Ineffective decoupling and grounding of high speed digital logic systems is a major cause of radiated and conducted emissions, as well as increased susceptibility to both internal and external noise sources. Most designers still use the 40 year old technique of placing a 0.1 uF capacitor next to an IC to provide decoupling without any analytic understanding, or empirical verification, of the effectiveness of this approach.
This one-day seminar covers the mechanisms by which digital logic circuits generate noise, and the effectiveness and limitations of the various approaches to decoupling and grounding. Methods of overcoming these limitations by the use of multiple capacitors, ferrites, distributed capacitance, and isolated power planes are investigated. The interactions between ground plane, power plane, and the decoupling capacitance are discussed. The significance of ground voltage drop, and methods of minimizing it are also presented. Participants will gain a better understanding of the limitations of traditional decoupling methods and a knowledge of new technology and modern approaches to overcome these limitations.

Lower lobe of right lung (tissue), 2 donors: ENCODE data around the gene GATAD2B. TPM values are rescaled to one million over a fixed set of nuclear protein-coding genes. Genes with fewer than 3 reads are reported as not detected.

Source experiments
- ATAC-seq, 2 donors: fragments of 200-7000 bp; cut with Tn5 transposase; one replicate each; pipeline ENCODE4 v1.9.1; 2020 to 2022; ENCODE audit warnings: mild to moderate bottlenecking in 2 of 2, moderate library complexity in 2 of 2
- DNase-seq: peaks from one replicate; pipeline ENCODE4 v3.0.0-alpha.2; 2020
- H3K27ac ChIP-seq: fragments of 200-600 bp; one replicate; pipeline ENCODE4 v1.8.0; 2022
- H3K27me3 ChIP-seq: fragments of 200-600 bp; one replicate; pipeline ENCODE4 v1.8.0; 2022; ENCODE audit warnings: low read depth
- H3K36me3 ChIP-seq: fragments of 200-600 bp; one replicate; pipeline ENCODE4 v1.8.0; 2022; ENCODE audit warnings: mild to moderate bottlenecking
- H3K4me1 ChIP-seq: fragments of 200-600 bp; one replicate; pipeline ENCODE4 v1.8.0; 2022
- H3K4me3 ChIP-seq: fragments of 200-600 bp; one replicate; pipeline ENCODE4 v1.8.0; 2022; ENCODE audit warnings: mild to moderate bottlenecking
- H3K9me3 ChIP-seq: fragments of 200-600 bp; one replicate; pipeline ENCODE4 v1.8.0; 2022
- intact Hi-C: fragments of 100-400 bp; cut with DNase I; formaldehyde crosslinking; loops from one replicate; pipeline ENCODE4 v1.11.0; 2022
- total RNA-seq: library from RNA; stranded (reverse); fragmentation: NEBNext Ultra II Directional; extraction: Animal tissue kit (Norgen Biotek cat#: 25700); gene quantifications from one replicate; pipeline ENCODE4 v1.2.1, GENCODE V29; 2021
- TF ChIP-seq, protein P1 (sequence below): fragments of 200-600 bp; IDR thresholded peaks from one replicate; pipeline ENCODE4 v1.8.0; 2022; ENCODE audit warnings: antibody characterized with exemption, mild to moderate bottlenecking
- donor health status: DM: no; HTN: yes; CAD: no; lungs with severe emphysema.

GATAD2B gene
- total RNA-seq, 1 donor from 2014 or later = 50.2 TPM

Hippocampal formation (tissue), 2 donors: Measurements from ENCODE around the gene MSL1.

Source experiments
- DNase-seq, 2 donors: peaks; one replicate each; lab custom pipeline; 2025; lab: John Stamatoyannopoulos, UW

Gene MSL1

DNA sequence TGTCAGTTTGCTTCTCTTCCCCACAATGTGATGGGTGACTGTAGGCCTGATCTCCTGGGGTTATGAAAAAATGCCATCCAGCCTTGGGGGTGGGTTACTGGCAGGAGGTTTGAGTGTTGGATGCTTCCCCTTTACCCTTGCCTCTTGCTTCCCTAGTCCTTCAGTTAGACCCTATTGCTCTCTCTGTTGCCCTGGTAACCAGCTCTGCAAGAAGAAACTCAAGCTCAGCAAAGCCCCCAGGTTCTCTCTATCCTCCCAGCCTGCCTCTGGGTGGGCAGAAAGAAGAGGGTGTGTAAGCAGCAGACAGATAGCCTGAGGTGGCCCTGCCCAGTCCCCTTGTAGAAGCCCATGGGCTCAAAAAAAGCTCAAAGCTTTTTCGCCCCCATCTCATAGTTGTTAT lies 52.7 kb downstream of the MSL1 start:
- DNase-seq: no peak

Return to top of page.
Return to HOC home page.